Cairo, Dec 10 (IANS/AKI) Ancient pharaoh Tutankhamun’s famed golden funeral mask will go back on display at the Egyptian Museum in Cairo next week after it was accidentally damaged by museum workers over a year ago.
“Necessary restoration” has been completed on the 3,200-year-old treasure, which will be back on public display from December 16, Egypt’s antiquities minister Mamdouh El Damaty announced.
The mask’s blue and gold braided beard was accidentally broken off and hastily re-attached with the wrong glue, after it was knocked during cleaning work in August 2014.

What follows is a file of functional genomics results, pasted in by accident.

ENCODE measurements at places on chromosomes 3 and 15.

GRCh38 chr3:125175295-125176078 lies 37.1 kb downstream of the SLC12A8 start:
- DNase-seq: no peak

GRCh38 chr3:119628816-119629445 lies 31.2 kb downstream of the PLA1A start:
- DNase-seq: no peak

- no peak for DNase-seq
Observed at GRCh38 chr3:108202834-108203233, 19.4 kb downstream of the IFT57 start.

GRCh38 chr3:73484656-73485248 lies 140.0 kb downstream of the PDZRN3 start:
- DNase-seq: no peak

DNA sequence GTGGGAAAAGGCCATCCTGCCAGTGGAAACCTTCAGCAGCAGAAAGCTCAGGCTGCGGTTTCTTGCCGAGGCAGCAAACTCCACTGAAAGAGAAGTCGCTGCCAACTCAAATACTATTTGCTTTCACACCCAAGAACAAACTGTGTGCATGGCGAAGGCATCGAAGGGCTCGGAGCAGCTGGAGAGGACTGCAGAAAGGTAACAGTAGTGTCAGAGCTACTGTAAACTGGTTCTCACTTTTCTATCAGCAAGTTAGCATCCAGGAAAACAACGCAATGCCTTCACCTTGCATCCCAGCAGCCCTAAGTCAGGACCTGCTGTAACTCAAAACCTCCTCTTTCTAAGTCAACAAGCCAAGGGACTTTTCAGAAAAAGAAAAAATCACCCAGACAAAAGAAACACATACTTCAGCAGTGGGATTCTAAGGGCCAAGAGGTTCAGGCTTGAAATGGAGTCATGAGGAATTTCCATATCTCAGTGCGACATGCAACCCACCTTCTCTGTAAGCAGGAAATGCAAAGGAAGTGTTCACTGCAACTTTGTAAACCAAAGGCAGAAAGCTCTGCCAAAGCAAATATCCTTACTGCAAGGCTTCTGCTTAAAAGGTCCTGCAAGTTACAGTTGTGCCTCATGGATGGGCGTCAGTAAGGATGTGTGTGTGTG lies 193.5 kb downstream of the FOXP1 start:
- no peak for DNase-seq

Dry epoxy on the mask was scraped off, leaving permanent scratch marks.
Germany’s foreign affairs ministry donated 50,000 euros ($55,010) for the restoration work which was carried out by a joint Egyptian and German team over a period of two months.
The mask was discovered in Tutankhamun’s tomb along with other artefacts by British archaeologists in 1922, sparking worldwide interest in ancient Egypt.
The ‘boy king’ was 18 or 19 at the time of his death in 1323 B.C. and was the son of ancient pharaoh Akhenaten (formerly Amenhotep IV) and one of Akhenaten’s sisters, although it is not known which one.